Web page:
Sunday, November 19, 2023 5:53PM  6:06PM 
J23.00007: Assessment of wallmodeling approaches for large eddy simulations of natural convection Lise Ceresiat, Miltiadis V Papalexandris Simulations of turbulent natural convection at high Rayleigh numbers are computationally very expensive due to gridresolution requirements, especially in the nearboundary regions where hydrodynamic and thermal boundary layers are developed. For this reason, it is common to resort to WallModeled Large Eddy Simulations (WMLES), according to which the turbulent scales in the inner layers are modeled and not resolved. This allows to reduce the number of grid points in the nearboundary regions, which offers significant computational savings. In this talk, we present WMLES of RayleighBénard convection at different Rayleigh numbers that involve modeling both the hydrodynamic and thermal boundarylayer structures. In particular, different wallmodeling approaches for the temperature field are discussed and their predictions are compared. Additionally, we address the issue of the modeling of the thermal boundary layer at freeslip boundaries such as, for example, the free surface of a liquid. To this end, we examine different approaches and assess their efficacy via comparisons of their predictions with those of wallresolved simulations of turbulent natural convection in an open cavity. 
Sunday, November 19, 2023 6:06PM  6:19PM 
J23.00008: Transition from rotation to buoyancy dominated regime in rotating RayleighBénard convection Jiaxing Song, Veeraraghavan Kannan, Olga Shishkina, Xiaojue Zhu The transition process from rotationdominated to buoyancydominated regime in rotating RayleighBénard convection is investigated via direct numerical simulation, with laterally periodic domains of both noslip and freeslip top and bottom boundary conditions. The comprehensive transition pathways from rotationally dominated to the buoyancydominated flows are realized by increasing the thermal deriving force (Rayleigh number, Ra) over five orders of magnitude, i.e. 10^{6}≤Ra≤10^{11} for one decade of Ekman number 10^{6} ≤Ek≤10^{5 }with the Prandtl number Pr=1. During the transition, the horizontal and vertical convective length scales display different scaling relations in rotationdominated and buoyancydominated regimes. A local Rossby number defined by combining these two different length scales is demonstrated to well quantify the transition point between the two flow regimes. Moreover, this local Rossby number is shown to match well with the transition between the thermal and viscous Ekman boundary layer (BL) thicknesses. The heat and momentum transport scaling relations during the transition are examined and agree well with the recent unifying transition scaling theory proposed based on the balance of the thermal and viscous Ekman BL thicknesses (Ecke & Shishkina, Annu. Rev. Fluid Mech. 55 (2023)). Instead of using the BL thickness, we extend the transition scaling theory based on the convective length scale, which is applicable to both noslip and freeslip boundary conditions.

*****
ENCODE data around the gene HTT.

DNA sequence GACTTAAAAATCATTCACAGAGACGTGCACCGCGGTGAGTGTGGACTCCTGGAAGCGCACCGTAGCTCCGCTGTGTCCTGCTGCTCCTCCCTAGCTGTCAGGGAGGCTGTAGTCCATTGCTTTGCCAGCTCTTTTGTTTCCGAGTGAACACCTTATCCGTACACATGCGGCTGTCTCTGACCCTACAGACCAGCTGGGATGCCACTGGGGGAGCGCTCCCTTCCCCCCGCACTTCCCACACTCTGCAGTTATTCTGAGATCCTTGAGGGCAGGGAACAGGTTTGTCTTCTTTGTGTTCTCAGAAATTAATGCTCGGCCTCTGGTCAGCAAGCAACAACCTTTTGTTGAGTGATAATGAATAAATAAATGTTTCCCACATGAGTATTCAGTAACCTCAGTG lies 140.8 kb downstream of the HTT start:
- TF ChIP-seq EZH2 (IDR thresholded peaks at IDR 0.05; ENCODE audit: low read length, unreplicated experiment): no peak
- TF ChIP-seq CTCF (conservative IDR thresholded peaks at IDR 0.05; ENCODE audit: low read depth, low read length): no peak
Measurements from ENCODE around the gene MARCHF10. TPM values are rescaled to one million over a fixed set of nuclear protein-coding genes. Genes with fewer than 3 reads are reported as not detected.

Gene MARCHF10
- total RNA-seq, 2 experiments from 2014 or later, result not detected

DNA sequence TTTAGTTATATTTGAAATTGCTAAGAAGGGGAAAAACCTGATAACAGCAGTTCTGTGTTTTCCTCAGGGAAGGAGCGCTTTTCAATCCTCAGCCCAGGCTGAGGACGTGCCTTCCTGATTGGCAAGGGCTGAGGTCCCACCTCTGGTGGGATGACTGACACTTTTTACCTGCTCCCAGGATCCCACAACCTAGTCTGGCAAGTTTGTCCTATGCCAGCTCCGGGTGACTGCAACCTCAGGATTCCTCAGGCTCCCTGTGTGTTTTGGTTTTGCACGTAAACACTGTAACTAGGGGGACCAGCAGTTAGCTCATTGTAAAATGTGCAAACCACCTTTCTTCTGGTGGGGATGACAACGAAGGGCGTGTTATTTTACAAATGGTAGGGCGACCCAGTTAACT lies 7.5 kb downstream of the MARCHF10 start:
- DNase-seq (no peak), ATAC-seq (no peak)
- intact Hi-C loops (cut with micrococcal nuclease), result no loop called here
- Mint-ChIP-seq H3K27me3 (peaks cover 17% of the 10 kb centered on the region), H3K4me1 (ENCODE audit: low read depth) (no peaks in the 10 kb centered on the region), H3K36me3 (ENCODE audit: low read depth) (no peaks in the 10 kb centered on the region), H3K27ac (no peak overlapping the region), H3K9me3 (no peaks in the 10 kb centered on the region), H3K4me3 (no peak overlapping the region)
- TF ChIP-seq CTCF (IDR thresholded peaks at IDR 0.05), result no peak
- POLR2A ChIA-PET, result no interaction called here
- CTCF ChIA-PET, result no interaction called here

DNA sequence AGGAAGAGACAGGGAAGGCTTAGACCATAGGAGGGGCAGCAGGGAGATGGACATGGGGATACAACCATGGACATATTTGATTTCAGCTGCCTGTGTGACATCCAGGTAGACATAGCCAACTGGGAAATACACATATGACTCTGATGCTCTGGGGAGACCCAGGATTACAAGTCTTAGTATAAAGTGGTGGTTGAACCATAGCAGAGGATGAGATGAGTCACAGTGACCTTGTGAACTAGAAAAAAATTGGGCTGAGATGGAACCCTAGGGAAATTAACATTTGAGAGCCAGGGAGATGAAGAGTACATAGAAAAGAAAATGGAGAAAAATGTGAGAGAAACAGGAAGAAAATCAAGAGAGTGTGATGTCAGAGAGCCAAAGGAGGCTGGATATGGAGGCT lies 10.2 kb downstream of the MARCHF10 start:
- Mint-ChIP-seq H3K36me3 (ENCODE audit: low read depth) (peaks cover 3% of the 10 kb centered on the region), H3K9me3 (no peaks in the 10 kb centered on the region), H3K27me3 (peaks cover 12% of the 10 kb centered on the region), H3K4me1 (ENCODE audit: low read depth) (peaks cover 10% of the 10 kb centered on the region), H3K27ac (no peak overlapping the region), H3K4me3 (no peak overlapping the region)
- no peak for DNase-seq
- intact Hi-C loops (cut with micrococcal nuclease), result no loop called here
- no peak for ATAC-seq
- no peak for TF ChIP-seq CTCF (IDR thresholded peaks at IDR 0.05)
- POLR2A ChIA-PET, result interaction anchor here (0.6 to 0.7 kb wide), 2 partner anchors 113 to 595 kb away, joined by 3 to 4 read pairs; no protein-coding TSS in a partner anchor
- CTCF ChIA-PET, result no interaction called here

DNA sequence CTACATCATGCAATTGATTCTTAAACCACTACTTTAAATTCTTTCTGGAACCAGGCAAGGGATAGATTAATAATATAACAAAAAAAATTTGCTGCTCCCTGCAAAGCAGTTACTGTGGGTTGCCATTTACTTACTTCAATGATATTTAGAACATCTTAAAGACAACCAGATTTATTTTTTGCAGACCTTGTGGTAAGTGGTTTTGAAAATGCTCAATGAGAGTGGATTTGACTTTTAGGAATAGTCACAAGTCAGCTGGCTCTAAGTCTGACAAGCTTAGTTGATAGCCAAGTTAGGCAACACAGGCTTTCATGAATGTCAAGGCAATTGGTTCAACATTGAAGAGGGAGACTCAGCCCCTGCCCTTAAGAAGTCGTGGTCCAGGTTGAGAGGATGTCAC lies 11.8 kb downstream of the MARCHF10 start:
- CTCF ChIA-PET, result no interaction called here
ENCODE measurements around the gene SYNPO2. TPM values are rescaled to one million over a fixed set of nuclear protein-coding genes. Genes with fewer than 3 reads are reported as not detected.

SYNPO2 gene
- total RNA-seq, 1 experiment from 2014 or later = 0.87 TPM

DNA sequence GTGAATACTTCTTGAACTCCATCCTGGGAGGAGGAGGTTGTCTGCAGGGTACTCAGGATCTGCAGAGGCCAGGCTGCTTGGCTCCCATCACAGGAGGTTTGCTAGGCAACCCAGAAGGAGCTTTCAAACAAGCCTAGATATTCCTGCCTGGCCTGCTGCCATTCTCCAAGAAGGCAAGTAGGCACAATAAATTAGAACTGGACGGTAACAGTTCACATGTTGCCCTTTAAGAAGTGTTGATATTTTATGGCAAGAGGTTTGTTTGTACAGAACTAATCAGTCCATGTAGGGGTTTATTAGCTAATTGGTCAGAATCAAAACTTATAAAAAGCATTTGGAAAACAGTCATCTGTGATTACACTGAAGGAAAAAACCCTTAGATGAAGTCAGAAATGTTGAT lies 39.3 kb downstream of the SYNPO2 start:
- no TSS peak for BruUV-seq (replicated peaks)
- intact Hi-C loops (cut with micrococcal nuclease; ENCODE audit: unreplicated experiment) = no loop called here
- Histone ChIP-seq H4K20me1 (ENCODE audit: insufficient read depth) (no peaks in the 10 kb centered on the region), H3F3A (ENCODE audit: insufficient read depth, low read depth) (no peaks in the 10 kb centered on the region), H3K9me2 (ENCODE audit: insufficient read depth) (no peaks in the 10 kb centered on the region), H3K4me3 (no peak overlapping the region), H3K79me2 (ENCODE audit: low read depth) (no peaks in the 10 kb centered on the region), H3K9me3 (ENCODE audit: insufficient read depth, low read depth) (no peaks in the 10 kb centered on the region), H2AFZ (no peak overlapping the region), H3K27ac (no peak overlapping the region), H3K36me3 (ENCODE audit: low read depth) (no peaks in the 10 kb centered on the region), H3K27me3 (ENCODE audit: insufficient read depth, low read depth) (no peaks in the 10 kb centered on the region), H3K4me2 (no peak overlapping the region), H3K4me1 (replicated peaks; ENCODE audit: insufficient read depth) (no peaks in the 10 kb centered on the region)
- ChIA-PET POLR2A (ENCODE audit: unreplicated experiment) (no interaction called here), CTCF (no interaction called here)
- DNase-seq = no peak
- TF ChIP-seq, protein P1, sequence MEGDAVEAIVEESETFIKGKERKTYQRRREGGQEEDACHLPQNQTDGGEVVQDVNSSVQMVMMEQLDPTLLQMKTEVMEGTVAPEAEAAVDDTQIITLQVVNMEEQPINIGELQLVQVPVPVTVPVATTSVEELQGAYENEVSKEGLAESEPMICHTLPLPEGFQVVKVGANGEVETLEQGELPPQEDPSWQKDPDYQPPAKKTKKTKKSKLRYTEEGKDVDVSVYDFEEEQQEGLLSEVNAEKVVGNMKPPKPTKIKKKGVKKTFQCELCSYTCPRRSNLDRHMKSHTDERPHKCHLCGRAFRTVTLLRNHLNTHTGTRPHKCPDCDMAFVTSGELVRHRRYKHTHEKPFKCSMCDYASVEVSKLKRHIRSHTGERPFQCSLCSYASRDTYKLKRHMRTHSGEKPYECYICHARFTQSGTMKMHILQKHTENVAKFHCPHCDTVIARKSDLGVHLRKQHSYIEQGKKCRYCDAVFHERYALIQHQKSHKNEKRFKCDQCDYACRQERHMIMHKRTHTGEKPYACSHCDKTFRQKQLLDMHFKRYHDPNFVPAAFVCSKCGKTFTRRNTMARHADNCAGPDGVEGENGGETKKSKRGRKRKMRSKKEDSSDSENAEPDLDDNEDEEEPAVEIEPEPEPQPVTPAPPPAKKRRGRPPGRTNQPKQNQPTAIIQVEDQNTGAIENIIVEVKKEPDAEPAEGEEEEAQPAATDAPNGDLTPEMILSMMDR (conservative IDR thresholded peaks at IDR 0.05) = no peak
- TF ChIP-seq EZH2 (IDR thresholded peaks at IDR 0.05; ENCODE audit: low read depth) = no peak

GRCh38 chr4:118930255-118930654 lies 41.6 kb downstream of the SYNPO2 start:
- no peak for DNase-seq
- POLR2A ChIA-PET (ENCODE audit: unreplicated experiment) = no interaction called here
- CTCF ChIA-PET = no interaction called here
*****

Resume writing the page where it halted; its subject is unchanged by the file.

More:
Sunday, November 19, 2023 6:19PM  6:32PM 
J23.00009: An energetically consistent Rayleigh number to characterise heterogeneous thermal forcing based on available potential energy. John Craske, Giovanni Fantuzzi, Ali Arslan, Andrew Wynn Studies of convection involving spatially heterogeneous heating and cooling typically adopt ad hoc definitions of the Rayleigh number by postulating length and temperature scales to characterise destabilising effects. Such definitions are problematic for making consistent comparisons and do not always have a welldefined physical justification. We therefore propose a precise definition of the Rayleigh number that has a consistent physical meaning across a range of problems involving spatially heterogeneous heating and cooling. The definition is based on a proxy for the supply of available potential energy, where the latter is positive semidefinite by construction and quantifies the provision of potential energy that can theoretically be converted into kinetic energy. The definition is therefore able to quantify the extent to which an arbitrary spatial distribution of heating or cooling is likely to be `destabilising'. We apply the definition to a wide range of examples and demonstrate that it extends naturally to a general formulation of such problems involving heating and cooling that is specified as a joint probability distribution in space and/or time. Along the way we clarify the connection between the concept of available potential energy and problems in optimal transport.